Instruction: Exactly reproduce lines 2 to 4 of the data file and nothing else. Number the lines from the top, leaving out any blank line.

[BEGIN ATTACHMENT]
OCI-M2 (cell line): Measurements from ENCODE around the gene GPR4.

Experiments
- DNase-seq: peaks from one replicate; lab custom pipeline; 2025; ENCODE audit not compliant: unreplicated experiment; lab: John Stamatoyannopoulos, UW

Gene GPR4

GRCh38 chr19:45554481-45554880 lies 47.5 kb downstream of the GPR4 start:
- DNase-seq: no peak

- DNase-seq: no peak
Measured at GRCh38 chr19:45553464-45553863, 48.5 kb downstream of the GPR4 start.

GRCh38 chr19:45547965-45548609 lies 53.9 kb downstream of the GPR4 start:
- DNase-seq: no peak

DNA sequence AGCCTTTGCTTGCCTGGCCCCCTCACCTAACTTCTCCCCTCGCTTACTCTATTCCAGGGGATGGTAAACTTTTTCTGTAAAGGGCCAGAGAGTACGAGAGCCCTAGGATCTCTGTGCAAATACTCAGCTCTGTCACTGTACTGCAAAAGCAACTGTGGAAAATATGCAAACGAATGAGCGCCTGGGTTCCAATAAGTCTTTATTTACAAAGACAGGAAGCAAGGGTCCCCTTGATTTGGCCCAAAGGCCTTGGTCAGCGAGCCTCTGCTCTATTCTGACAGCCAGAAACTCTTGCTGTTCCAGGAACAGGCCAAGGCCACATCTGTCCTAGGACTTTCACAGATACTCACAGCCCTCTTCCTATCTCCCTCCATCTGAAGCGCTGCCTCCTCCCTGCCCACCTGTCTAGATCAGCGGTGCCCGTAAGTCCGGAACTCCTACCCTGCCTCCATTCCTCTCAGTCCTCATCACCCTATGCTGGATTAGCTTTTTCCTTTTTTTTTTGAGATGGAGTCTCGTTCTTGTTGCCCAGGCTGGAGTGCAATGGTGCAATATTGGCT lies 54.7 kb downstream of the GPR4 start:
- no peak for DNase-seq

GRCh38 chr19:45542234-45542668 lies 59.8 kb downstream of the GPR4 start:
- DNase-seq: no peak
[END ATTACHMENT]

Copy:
Experiments
- DNase-seq: peaks from one replicate; lab custom pipeline; 2025; ENCODE audit not compliant: unreplicated experiment; lab: John Stamatoyannopoulos, UW

Gene GPR4